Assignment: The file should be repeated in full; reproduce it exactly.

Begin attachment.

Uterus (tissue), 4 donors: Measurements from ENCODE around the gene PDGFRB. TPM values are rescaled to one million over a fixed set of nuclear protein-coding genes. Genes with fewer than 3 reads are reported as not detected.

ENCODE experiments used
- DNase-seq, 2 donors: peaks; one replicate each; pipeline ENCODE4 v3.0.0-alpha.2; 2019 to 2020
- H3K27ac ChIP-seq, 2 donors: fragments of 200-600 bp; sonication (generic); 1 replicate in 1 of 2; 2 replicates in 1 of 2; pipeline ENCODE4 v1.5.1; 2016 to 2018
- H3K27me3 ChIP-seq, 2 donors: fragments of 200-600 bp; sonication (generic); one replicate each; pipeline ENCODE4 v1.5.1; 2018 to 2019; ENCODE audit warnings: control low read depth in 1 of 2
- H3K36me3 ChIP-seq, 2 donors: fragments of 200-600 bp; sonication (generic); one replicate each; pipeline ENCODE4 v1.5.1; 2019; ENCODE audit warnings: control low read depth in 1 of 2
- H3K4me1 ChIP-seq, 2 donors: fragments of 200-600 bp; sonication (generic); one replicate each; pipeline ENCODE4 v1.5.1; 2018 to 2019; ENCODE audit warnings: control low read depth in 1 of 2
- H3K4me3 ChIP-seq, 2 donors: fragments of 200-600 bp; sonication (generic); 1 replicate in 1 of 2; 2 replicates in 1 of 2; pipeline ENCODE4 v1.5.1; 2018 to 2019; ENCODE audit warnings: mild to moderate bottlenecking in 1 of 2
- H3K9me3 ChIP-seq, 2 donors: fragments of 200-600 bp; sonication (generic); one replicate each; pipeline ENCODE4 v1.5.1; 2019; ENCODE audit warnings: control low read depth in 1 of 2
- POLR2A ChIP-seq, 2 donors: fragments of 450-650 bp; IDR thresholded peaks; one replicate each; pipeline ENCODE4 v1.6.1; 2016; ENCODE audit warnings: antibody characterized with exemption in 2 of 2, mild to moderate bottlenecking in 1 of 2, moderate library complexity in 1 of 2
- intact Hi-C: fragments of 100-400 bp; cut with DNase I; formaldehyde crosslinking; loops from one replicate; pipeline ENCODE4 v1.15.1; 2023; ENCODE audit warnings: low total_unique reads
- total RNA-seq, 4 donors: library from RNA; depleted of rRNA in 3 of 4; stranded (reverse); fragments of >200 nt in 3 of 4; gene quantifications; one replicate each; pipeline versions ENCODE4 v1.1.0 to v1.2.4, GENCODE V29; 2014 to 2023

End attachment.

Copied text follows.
Uterus (tissue), 4 donors: Measurements from ENCODE around the gene PDGFRB. TPM values are rescaled to one million over a fixed set of nuclear protein-coding genes. Genes with fewer than 3 reads are reported as not detected.

ENCODE experiments used
- DNase-seq, 2 donors: peaks; one replicate each; pipeline ENCODE4 v3.0.0-alpha.2; 2019 to 2020
- H3K27ac ChIP-seq, 2 donors: fragments of 200-600 bp; sonication (generic); 1 replicate in 1 of 2; 2 replicates in 1 of 2; pipeline ENCODE4 v1.5.1; 2016 to 2018
- H3K27me3 ChIP-seq, 2 donors: fragments of 200-600 bp; sonication (generic); one replicate each; pipeline ENCODE4 v1.5.1; 2018 to 2019; ENCODE audit warnings: control low read depth in 1 of 2
- H3K36me3 ChIP-seq, 2 donors: fragments of 200-600 bp; sonication (generic); one replicate each; pipeline ENCODE4 v1.5.1; 2019; ENCODE audit warnings: control low read depth in 1 of 2
- H3K4me1 ChIP-seq, 2 donors: fragments of 200-600 bp; sonication (generic); one replicate each; pipeline ENCODE4 v1.5.1; 2018 to 2019; ENCODE audit warnings: control low read depth in 1 of 2
- H3K4me3 ChIP-seq, 2 donors: fragments of 200-600 bp; sonication (generic); 1 replicate in 1 of 2; 2 replicates in 1 of 2; pipeline ENCODE4 v1.5.1; 2018 to 2019; ENCODE audit warnings: mild to moderate bottlenecking in 1 of 2
- H3K9me3 ChIP-seq, 2 donors: fragments of 200-600 bp; sonication (generic); one replicate each; pipeline ENCODE4 v1.5.1; 2019; ENCODE audit warnings: control low read depth in 1 of 2
- POLR2A ChIP-seq, 2 donors: fragments of 450-650 bp; IDR thresholded peaks; one replicate each; pipeline ENCODE4 v1.6.1; 2016; ENCODE audit warnings: antibody characterized with exemption in 2 of 2, mild to moderate bottlenecking in 1 of 2, moderate library complexity in 1 of 2
- intact Hi-C: fragments of 100-400 bp; cut with DNase I; formaldehyde crosslinking; loops from one replicate; pipeline ENCODE4 v1.15.1; 2023; ENCODE audit warnings: low total_unique reads
- total RNA-seq, 4 donors: library from RNA; depleted of rRNA in 3 of 4; stranded (reverse); fragments of >200 nt in 3 of 4; gene quantifications; one replicate each; pipeline versions ENCODE4 v1.1.0 to v1.2.4, GENCODE V29; 2014 to 2023